Upgrading your pickups is one of the lowest-cost ways to significantly improve the sound of your Telecaster, without resorting to buying an entirely new guitar. As one of the most versatile guitars you can buy, the best Telecaster pickups will allow you to do everything from that renowned vintage twang to the harmonically rich roar of a PAF-style humbucker.
A Telecaster is so tonally versatile due to its juxtaposition of a very bright bridge pickup and a very dark neck pickup. This means you can get a massive range of tones from it, which is why the Tele is so popular. Whether you want to upgrade your Squier Tele to something more powerful, or you want to tame the modern tones of that hot-rodded T-type for a more vintage-era sound, we’ve got just the pickup for you.
If you’re new to upgrading pickups, then definitely check out our buying advice section at the bottom of this article as there are some common pitfalls you can make without the right knowledge. For those who are ready to twang, keep scrolling for our top picks…
Best Telecaster pickups: Our top picks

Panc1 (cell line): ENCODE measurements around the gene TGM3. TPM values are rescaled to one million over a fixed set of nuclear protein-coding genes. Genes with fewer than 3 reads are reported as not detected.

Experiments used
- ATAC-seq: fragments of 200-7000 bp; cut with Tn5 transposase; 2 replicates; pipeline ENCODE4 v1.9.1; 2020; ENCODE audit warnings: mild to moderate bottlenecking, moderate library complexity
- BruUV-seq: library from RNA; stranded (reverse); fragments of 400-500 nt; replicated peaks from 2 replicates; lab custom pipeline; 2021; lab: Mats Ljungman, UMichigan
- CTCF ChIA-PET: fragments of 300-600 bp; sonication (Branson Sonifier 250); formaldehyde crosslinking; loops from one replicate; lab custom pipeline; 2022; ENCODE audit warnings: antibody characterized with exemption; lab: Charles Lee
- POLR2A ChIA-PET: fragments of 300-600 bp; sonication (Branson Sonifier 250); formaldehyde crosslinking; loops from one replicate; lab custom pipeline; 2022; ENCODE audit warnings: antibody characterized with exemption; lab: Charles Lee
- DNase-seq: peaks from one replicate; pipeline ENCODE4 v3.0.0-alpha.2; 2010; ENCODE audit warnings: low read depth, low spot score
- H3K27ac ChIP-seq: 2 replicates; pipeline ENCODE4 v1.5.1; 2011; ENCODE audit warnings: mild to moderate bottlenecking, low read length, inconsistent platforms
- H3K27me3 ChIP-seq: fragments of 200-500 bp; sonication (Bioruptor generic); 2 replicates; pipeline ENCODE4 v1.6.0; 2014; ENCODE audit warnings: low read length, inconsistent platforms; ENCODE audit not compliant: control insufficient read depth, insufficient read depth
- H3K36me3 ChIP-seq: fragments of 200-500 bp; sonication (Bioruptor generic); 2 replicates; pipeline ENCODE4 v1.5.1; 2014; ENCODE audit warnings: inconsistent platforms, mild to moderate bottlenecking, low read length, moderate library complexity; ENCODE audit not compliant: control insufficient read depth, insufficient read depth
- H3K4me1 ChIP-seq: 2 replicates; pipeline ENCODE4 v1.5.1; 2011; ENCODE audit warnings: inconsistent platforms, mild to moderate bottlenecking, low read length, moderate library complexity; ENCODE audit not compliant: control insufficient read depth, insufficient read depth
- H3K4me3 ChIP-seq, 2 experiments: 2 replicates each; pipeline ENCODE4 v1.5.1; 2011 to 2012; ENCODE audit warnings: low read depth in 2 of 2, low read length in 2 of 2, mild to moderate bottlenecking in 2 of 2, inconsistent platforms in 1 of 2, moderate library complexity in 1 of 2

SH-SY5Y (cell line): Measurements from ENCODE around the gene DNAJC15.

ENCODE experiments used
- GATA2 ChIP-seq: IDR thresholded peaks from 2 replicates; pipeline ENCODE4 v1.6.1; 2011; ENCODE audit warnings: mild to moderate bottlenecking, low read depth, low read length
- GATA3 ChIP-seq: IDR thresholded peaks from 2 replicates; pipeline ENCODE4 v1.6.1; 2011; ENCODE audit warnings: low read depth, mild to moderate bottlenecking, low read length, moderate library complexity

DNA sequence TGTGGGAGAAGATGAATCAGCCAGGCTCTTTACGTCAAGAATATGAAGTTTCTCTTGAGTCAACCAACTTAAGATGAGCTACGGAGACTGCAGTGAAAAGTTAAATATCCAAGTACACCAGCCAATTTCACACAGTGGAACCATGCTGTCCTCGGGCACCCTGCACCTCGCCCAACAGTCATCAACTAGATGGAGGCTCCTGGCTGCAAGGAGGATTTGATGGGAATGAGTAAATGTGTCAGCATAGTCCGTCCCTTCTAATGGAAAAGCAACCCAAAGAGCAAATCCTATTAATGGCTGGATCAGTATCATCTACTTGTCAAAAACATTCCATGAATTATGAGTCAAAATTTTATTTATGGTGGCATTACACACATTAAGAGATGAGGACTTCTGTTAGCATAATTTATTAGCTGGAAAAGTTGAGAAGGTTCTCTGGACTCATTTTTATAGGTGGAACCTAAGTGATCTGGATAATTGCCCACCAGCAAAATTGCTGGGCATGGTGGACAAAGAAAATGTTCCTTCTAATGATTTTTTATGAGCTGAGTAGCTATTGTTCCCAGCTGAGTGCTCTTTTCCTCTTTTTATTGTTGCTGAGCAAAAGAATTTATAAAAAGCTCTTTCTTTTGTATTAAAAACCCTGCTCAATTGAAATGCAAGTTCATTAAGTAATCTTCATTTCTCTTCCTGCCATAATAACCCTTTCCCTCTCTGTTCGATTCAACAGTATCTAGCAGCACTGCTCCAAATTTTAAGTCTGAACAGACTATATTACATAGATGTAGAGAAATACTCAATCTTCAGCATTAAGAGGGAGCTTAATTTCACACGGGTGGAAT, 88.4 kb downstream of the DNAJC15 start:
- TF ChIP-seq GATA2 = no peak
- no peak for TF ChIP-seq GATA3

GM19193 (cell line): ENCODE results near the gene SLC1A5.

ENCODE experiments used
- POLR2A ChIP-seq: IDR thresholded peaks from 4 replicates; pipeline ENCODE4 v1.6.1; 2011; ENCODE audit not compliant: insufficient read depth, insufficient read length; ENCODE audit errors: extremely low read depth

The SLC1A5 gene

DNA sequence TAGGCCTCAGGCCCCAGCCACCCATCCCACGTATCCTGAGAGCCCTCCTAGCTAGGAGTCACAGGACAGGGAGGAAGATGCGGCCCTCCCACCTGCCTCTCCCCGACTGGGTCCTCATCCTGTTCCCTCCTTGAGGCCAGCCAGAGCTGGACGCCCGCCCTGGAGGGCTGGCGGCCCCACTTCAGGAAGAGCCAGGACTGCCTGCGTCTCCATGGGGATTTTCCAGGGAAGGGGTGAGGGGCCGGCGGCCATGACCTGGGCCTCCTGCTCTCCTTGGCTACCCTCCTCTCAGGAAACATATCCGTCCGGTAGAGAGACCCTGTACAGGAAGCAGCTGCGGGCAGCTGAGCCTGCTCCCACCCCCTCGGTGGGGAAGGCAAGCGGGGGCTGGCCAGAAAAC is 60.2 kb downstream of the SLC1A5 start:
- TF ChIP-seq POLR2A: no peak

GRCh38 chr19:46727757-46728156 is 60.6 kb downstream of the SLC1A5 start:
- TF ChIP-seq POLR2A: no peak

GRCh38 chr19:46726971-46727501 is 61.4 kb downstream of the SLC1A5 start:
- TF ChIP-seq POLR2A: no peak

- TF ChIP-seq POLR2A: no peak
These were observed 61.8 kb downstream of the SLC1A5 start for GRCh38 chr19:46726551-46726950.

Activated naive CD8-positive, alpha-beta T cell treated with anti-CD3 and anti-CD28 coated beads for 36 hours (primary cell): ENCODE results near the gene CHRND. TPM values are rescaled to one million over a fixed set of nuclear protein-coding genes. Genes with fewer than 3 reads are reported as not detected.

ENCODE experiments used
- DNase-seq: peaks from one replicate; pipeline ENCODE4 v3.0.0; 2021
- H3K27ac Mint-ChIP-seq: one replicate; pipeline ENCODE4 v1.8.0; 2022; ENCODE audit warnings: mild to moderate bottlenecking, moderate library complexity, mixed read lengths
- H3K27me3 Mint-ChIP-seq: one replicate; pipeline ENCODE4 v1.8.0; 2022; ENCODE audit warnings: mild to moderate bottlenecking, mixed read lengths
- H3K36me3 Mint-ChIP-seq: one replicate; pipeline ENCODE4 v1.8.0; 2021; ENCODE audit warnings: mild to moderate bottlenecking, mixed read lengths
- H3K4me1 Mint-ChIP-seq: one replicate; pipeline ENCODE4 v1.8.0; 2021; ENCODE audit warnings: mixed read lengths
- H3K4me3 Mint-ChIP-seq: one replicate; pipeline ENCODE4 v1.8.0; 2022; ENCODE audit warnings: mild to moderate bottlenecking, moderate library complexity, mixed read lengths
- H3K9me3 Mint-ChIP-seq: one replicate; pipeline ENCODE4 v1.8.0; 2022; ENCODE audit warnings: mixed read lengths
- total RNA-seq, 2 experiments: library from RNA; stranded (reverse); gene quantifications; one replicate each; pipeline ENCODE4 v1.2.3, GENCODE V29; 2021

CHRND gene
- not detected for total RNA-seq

For our top pick, we’ve gone for the Seymour Duncan Quarter Pound Tele pickup set. They’ll drive your amp hard like a humbucker but retain that punchiness you get from a regular Tele pickup. The neck position is slightly lower output but still growls without ever getting muddy or wooly.
For those who prefer a vintage Tele tone, you’ll want to take a look at the Fender Pure Vintage ‘64 Telecaster pickup set. Perfect for upgrading a beginner or intermediate-level Tele, these great value pups have excellent presence and clarity with a lovely bite in the bridge position.
Best Telecaster pickups: Product guide
The Seymour Duncan Quarter Pound Tele pickup set is a thoroughly modern pickup set that does an incredible job of matching the bite and punch of a single coil with the rich saturation and midrange cut of a humbucker.
Think of this set as the classic Tele tone on steroids. It still has that core bite from the bridge pickup and roundness of the neck position, it’s a single coil after all, but it’s beefed up and very, very angry.
They’re close to P-90 pickups in terms of growl and excel at a variety of styles but particularly those of a more modern ilk. Wax potting prevents any unwanted squeal and yes there’s a bit of noise at high gain due to the single coil design, but it’s nothing a good noise gate pedal won’t solve.
The Fender Pure Vintage ‘64 Telecaster pickup set is made to the same specifications as a genuine 60s set of Tele pups, making them the perfect choice for vintage tone lovers.
While this is a vintage set, they’re not quite as low output as the 50s-era pickups, so will suit modern player demands a lot better. They still have that excellent articulation you’d expect from a classic Tele pickup though, with a present neck position and healthy bite when you dig in on the bridge position.